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I want clarification on surplus vs deficit

 
 
Reply Wed 17 Sep, 2008 11:12 am
So I was listening to NPR on my way to get lunch and I once again heard what I consider a fallacy about the deficit and Clinton's surplus...

My understanding of this (and I freely admit that could be wrong) is that as a country, we have a huge deficit. 5 trillion dollars now I believe. The guy ( a liberal discussing the latest financial happenings, I know I was surprised by that too.. a liberal on NPR, go figure) and he said how we went from a surplus to now having a 5 trillion dollar deficit.

Now, my understanding was that Clinton had indeed had a budget surplus, but that it did not really make a dent in the deficit. Am I all wet on this? Do I have this all wrong? Does that mean the deficit was not only zero but was actually positive?! I have a real hard time believing that.

discuss.
 
FreeDuck
 
  4  
Reply Wed 17 Sep, 2008 11:16 am
@McGentrix,
I think both surplus and deficit have to do with the budget. Maybe you're thinking deficit vs. national debt?
ebrown p
 
  2  
Reply Wed 17 Sep, 2008 12:03 pm
@FreeDuck,
A surplus simply means that for that year, we took in more money than we spent.

The Clinton surplus lowered the national debt. The Bush deficits made the debt higher.
cicerone imposter
 
  1  
Reply Wed 17 Sep, 2008 12:04 pm
@McGentrix,
McG, What we usually hear is the annual surplus or deficit; they're all cumulative. A surplus does't necessarily mean that the federal deficit is in the green, and it also doesn't mean that a deficit is necessarily bad. It's the level of the cumulative deficit that is bad when it's in relation to the GDP.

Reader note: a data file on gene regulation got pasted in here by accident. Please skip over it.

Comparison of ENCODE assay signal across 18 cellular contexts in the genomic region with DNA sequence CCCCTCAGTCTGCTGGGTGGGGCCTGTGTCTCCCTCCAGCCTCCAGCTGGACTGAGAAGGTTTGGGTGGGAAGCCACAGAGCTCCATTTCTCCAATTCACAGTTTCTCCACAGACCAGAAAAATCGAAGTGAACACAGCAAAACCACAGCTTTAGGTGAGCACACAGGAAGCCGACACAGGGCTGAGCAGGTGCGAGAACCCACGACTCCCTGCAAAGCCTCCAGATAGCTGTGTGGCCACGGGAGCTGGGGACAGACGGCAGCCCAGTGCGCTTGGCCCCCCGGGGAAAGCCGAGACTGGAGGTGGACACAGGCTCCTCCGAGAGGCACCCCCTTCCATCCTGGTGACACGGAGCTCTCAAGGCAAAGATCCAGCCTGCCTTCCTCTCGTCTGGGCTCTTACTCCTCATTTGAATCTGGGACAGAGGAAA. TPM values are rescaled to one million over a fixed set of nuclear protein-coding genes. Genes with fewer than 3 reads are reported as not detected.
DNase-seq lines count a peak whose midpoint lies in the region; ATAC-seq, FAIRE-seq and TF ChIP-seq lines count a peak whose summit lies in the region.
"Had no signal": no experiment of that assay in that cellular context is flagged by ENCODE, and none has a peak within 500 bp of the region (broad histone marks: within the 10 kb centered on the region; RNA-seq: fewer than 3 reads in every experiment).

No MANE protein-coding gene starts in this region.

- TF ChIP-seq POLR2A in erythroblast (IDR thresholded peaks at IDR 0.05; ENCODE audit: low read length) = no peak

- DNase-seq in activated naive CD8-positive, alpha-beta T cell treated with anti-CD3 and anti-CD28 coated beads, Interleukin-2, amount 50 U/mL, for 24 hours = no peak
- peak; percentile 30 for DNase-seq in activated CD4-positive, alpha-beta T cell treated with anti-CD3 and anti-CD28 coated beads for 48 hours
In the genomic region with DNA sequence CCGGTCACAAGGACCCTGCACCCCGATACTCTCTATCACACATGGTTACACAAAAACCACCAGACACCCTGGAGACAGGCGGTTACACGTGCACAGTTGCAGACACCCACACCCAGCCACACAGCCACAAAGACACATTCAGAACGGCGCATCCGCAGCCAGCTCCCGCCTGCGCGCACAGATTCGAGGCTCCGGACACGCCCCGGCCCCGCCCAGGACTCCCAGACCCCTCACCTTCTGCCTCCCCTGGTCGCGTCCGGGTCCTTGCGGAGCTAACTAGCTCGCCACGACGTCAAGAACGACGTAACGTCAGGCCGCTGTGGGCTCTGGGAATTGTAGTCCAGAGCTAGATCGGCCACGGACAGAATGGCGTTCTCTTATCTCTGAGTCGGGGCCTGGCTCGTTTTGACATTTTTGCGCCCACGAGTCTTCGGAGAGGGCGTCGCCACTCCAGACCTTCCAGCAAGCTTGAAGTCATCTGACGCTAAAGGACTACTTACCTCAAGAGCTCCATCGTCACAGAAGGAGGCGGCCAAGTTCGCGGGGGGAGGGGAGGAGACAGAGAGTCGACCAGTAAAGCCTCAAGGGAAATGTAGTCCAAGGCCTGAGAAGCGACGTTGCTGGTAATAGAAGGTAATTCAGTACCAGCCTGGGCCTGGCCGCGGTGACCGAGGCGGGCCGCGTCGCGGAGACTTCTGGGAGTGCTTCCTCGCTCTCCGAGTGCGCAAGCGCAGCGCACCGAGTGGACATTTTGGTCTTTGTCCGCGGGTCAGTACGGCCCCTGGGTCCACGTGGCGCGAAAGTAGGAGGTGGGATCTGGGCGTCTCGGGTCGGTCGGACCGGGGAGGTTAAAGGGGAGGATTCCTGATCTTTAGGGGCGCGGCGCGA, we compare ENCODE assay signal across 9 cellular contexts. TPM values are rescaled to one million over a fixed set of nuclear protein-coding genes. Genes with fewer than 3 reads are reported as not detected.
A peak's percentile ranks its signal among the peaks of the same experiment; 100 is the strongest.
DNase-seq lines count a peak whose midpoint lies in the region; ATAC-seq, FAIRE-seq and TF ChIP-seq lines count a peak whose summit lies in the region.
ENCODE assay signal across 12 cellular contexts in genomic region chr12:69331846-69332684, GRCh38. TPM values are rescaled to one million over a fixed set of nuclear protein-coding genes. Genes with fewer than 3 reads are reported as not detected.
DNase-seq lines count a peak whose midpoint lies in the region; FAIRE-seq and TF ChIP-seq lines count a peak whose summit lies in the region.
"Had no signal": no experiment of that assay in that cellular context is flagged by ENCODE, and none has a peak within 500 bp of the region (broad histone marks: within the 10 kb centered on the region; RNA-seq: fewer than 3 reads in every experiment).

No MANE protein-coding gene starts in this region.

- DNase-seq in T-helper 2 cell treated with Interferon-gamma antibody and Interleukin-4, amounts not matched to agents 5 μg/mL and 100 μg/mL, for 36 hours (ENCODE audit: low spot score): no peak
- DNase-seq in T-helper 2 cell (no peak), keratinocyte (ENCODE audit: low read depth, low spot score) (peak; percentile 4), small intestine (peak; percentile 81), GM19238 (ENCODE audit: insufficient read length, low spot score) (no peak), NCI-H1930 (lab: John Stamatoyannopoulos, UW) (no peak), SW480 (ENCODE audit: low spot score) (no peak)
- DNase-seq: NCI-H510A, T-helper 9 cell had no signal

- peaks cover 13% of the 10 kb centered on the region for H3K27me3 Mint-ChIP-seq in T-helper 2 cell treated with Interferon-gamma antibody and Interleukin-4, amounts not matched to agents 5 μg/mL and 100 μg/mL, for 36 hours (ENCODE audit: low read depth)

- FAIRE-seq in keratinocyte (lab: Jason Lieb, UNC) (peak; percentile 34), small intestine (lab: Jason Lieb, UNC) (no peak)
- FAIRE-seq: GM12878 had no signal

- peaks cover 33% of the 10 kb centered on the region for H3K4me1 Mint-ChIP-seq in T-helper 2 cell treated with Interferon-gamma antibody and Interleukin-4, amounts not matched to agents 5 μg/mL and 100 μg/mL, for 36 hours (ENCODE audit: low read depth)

0 Replies
 
FreeDuck
 
  1  
Reply Wed 17 Sep, 2008 12:06 pm
@ebrown p,
Is that second part actually true? While I agree that deficit increases our debt, if the surplus is spent on things other than debt payments, it doesn't lower our debt.
0 Replies
 
McGentrix
 
  4  
Reply Wed 17 Sep, 2008 12:07 pm
I appreciate the replies, but doesn't it seem disingenuous to compare a yearly budget surplus to the national deficit? It seems to apples to oranges to me.
FreeDuck
 
  2  
Reply Wed 17 Sep, 2008 12:08 pm
@McGentrix,
That's what I meant when I said you might be confusing deficit with debt.
0 Replies
 
Cycloptichorn
 
  2  
Reply Wed 17 Sep, 2008 12:15 pm
@McGentrix,
McGentrix wrote:

I appreciate the replies, but doesn't it seem disingenuous to compare a yearly budget surplus to the national deficit? It seems to apples to oranges to me.


You are confusing Deficit with Debt.

Clinton ran surpluses his last few years (with a lot of help from the Republican congress) and was in fact paying down some of the debt.

We have about 9 trillion in debt, and that doesn't count the bail-outs this year, which have added another 900 billion onto that. When Bush took office, we were 5.5-6 trillion dollars in debt. The national debt has gone up by over half while he was in office. This is unprecedented.

This year, we are running a 400 billion dollar deficit, and once again that's not counting the Iraq war and several other outlays. It's likely that we will have more then 10 trillion dollars in official debt by the time the next prez takes office, and that's a sad testament to the Bush era.

here -

http://zfacts.com/metaPage/lib/brillig-deflate-national-debt.gif

This graph only goes up to 2005, but you can imagine that it's spiked much, much higher since then.

Cycloptichorn
Ramafuchs
 
  1  
Reply Wed 17 Sep, 2008 05:37 pm
@FreeDuck,
A budget deficit occurs when an entity (often a government) spends more money than it takes in. The opposite of a budget deficit is a budget surplus. Debt is essentially an accumulated flow of deficits. In other words, a deficit is a flow and debt is a stock.

An accumulated deficit over several years (or centuries) is referred to as the government debt. Government debt is usually financed by borrowing, although if a government's debt is denominated in its own currency it can print new currency to pay debts. Monetizing debts, however, can cause rapid inflation if done on a large scale. Governments can also sell assets to pay off debt. Most governments finance their debts by issuing long-term government bonds or shorter term notes and bills. Many governments use auctions to sell government bonds.

Governments usually must pay interest on what they have borrowed. Governments reduce debt when their revenues exceed their current expenditures and interest costs. Otherwise, government debt increases, requiring the issue of new government bonds or other means of financing debt, such as asset sales.